When Arc Hub first introduced 3D printing into the Kingdom in 2013, the company hoped that the technology would not only inspire creative minds, but also provide manufacturers the ability to mass produce on a cheaper budget.
Now, four years later, it appears that the company’s vision of widespread 3D printing remains far ahead of its time as the firm subsists on education and training seminars.
“The market for 3D printing is very small in Cambodia, [and] 3D printing is usually used for one-off projects,” said Ki How Tran, co-founder of Arc Hub. “It’s not as sustainable as we thought it would be before.”
Arc Hub has had to alter its business expectations to stay afloat financially. While originally hiring three designers to create 3D projects and intending to hire more as business picked up, the company now has only one designer on staff.
“When we first started the company, we thought designing would be the main service we would offer. But most of the companies in Cambodia have their own designers on staff already,” said Ki How. “Now we’re moving more into education, because it’s more sustainable as a business model.”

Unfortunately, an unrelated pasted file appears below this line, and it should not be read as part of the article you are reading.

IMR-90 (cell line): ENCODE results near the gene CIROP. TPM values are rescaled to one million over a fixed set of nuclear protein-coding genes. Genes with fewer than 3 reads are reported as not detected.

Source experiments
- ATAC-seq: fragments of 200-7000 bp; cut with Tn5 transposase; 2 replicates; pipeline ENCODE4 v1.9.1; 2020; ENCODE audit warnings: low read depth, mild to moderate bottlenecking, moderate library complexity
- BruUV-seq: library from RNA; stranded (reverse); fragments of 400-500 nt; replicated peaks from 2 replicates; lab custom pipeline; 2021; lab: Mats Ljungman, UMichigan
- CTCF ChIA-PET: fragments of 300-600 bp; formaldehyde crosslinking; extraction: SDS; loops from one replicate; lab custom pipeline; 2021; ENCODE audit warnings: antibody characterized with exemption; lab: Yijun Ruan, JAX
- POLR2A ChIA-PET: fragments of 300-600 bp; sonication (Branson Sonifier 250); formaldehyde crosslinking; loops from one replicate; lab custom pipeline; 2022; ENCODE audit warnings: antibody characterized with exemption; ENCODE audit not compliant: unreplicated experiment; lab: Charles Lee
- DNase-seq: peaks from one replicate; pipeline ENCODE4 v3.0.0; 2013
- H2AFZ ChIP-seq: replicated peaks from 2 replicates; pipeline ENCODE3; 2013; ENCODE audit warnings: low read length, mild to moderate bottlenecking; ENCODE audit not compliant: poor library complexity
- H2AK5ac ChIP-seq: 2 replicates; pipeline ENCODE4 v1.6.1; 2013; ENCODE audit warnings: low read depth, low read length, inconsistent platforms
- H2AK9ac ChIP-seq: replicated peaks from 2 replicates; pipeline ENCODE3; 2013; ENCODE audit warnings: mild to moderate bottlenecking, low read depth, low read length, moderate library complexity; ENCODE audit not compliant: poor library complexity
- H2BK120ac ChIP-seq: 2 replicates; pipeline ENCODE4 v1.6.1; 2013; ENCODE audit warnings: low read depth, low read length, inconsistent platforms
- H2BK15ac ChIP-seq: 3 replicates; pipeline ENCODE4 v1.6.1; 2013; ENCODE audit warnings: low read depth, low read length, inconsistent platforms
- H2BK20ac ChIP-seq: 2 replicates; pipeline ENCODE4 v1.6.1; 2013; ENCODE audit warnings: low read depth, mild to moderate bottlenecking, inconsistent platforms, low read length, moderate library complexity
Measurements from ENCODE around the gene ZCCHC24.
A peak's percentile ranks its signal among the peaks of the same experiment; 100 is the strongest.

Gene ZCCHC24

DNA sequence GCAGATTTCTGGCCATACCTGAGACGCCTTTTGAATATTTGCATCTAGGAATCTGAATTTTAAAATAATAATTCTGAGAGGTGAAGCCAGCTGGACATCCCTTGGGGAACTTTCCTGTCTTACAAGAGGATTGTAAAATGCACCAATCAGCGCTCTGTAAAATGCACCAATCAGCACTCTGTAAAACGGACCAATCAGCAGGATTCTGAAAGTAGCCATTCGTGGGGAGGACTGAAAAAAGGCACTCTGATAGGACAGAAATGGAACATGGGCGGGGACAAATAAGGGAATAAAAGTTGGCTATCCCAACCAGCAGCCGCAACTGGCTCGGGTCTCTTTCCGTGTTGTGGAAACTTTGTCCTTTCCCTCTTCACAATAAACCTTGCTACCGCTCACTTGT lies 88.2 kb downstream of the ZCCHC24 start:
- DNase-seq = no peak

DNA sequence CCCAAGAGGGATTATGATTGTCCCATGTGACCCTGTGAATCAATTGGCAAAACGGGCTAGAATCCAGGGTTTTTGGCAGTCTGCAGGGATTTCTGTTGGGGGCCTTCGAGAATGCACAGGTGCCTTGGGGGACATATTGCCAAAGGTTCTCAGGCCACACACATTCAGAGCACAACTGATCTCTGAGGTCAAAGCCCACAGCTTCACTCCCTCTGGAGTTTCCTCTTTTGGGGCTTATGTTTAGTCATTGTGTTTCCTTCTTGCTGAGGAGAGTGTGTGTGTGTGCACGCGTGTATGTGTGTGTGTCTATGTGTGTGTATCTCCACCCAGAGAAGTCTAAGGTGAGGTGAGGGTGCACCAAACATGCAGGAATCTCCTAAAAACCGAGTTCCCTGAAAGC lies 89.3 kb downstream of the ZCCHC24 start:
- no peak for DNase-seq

With its focus now on teaching, Arc Hub has started working with more than 10 local schools to provide classes on design and technology. Students pay for the classes and the materials, and in turn they are taught how to design products and are encouraged to forge into new industries.
Em Chanrithykol, an entrepreneur who launched DoyDoy, a toy company that uses 3D printing to create connectors for plastic straw erector sets, said that Arc Hub’s education was pivotal in giving him the tools to run his business.
“Before the entrepreneurship class I took [at Arc Hub], I had the idea for my business but it wasn’t really clear,” he said. “I learned about 3D printing and I learned the business model, and those skills allowed me to start my own.”
Still, despite DoyDoy’s success in the toy market, there remain stumbling blocks to 3D printing being widely accepted in Cambodia.
“It can be costly to use 3D printing, and it is a bit slow in comparison to mass production,” explained Chanrithykol. “But 3D printing is accessible here now and you don’t have to go far for it. People should learn that.”
Arc Hub, which previously operated out of a small room at the Royal University of Fine Arts, has moved on to a new, spacious location near Central Market that allows for “makerspace” operations.
“This is Cambodia’s first public makerspace, which means people come here, pay a membership, and have access to our tools and machines,” explained Ki How, adding that all paying members must attend a free workshop to learn how to use the machines and tools the company has to offer.
“We’re trying to put Cambodia first,” said Ki How, “And the best way to do that is by teaching skills to the young people in this country.”